AMONG ARCHEOLOGISTS as well as Eskimologists, the Greenlandic stories about cultural contact and hostilities between Inuit and Norsemen have long been disputed. Today no one believes that Inuit attacks on the Norsemen were the sole reason for the disappearance of both the Western (Nuuk/Godthab) and Eastern (Qaqortoq/Julianehab) Settlements. Recent research rejects these stories as sources of insight into the Middle Ages, though discussion of the narrative expectations associated with them and the role they play is important in understanding the Inuit storytelling tradition. And though they cannot be considered as sources of historical insight into the medieval encounters between Inuit and Norsemen (qallunaatsiaat), a careful consideration of these expectations will prove to be an excellent source for the history of the encounters in the eighteenth and nineteenth centuries between the Greenlandic Inuit and the Europeans (qallunaat).
H.J. RINK AND THE COLLECTION OF THE GREENLANDIC ORAL TRADITION
Contrary to the widely held view in Europe, literacy was relatively widespread in Greenland as early as the middle of the nineteenth century. The trained catechists were able to write extended texts in different genres such as sermons and personal letters. Fortunately they also turned their to attention to recording their oral traditions in writing and in doing so remained close to the codified language typical of oral performance. The first collection with which the Greenlanders were involved was made in northern Greenland in 1823-28 by the Danish priest, Peder Kragh (1793-1883). He, however, never saw the project through to publication but forwarded the entire collection to Hinrich Rink (1819-93), who between 1858 and 1868 made the first large-scale, systematic collection of Greenlandic oral traditions.
With a background in the natural sciences, Rink went to Greenland for the first time in 184-8 in order to pursue a mineralogical/geological investigation of the island's resources. Upon his return to Denmark after three years of study, he gained employment with the Commission for the Administration of Greenland and was initially posted to the south of the island. In 1853, he was appointed administrator of Julianehab and took up residence in Greenland on a more permanent basis. By this juncture in his career, he had traveled the whole of Danish western Greenland from the north to the south. On the basis of these travels, Rink wrote a detailed description of the area covering all its features from geography and climate through products and resources to the inhabitants and their lifestyle. The compendium was published as Gronland geographisk og statistisk beskrevet 1-2, 1857 (revised English version: Danish Greenland: Its People and its Products, 1877). As a result of these journeys, Rink knew that the Greenlanders were able to read and write and that they were eager to obtain new and more varied reading material.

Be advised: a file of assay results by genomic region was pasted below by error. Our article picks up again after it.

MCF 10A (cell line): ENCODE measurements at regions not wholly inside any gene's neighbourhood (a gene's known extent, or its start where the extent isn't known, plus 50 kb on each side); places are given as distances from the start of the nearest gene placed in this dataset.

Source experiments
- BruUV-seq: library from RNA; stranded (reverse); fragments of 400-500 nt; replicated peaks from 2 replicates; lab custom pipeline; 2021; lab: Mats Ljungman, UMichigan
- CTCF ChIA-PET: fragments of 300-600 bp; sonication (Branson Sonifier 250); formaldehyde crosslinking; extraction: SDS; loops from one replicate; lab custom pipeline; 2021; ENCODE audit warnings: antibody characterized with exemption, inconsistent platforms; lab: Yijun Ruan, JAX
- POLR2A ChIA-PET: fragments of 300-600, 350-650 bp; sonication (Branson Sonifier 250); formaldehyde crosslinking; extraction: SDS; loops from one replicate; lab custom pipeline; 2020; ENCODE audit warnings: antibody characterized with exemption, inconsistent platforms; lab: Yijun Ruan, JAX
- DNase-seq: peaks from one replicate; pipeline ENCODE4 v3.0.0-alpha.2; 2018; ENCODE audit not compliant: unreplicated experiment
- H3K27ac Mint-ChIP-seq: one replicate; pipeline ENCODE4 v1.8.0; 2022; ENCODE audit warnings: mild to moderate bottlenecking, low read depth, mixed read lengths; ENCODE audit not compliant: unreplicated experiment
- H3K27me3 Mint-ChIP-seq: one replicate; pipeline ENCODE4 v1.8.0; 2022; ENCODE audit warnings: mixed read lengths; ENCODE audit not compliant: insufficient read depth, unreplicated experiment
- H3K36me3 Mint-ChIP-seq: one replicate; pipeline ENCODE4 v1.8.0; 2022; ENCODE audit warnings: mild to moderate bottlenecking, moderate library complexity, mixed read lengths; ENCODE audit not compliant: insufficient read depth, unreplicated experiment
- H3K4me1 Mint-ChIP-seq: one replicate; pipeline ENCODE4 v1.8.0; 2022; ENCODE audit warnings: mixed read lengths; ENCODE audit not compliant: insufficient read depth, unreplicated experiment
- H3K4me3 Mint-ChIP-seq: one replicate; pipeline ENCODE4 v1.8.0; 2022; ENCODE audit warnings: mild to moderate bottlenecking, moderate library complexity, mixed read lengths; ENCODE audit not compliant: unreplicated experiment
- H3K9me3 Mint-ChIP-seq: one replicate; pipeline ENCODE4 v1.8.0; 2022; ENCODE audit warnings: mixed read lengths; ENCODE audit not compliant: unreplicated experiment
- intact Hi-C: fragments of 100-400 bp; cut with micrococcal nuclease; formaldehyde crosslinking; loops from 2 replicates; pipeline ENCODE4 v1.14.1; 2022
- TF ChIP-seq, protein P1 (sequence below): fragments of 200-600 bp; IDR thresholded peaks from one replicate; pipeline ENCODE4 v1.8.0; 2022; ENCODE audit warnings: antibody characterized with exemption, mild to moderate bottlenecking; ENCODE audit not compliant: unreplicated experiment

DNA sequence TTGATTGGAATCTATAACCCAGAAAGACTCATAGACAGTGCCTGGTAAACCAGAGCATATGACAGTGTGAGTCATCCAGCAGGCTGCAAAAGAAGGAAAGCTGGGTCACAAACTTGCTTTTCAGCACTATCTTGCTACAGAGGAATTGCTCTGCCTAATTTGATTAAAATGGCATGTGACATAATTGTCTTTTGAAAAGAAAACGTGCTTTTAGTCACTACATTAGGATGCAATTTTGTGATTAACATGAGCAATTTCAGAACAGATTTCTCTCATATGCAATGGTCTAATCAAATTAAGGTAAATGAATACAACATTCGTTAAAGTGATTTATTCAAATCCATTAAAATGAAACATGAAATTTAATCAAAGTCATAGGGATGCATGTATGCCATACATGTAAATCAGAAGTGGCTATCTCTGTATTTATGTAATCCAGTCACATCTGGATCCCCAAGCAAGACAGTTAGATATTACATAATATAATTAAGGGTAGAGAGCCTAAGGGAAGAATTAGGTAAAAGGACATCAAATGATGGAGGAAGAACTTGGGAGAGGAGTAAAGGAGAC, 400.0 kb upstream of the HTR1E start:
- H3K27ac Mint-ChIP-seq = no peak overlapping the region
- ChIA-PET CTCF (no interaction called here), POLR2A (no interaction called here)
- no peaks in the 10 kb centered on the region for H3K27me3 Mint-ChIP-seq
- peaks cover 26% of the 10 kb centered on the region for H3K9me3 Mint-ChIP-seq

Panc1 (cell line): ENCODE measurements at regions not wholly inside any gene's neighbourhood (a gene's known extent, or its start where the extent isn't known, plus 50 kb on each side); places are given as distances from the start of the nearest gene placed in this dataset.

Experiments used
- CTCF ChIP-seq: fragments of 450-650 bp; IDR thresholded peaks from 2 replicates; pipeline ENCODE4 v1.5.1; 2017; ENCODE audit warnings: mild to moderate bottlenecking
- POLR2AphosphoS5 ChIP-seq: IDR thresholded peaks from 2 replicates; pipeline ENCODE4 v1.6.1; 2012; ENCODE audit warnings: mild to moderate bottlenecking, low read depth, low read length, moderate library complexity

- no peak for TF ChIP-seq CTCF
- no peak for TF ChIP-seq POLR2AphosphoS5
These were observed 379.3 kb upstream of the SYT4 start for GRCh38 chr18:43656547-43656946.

In 1855 Rink moved to Nuuk/Godthab and became inspector (a leading administrator) of southern Greenland. (1) During the winter of 1856-57, he was on a leave in Denmark, where he acquired a small printing press and an even smaller lithographic press, which accompanied him upon his return to Greenland. In an "invitation" dated April 22, 1858, Rink issued a call for written narratives and illustrations that could entertain and instruct the Greenlanders. High among his desiderata were "Gronlandske Sagn eller Digtninger, som nu vedligeholdes blandt Beboerne af visse Egne ved mundtlig Fortaelling eller Sang" (Greenlandic legends or poetic works that still might be retained by the inhabitants of certain localities in Greenland as either oral narration or song). (2) This collection of the oral traditions became part of a multi-faceted national project. Rink also established a series of local councils in which leading hunters took part in the administration of their own community--forstanderskaber--to educate the Greenlanders and return to them some of the political power they had lost as a result of colonization. …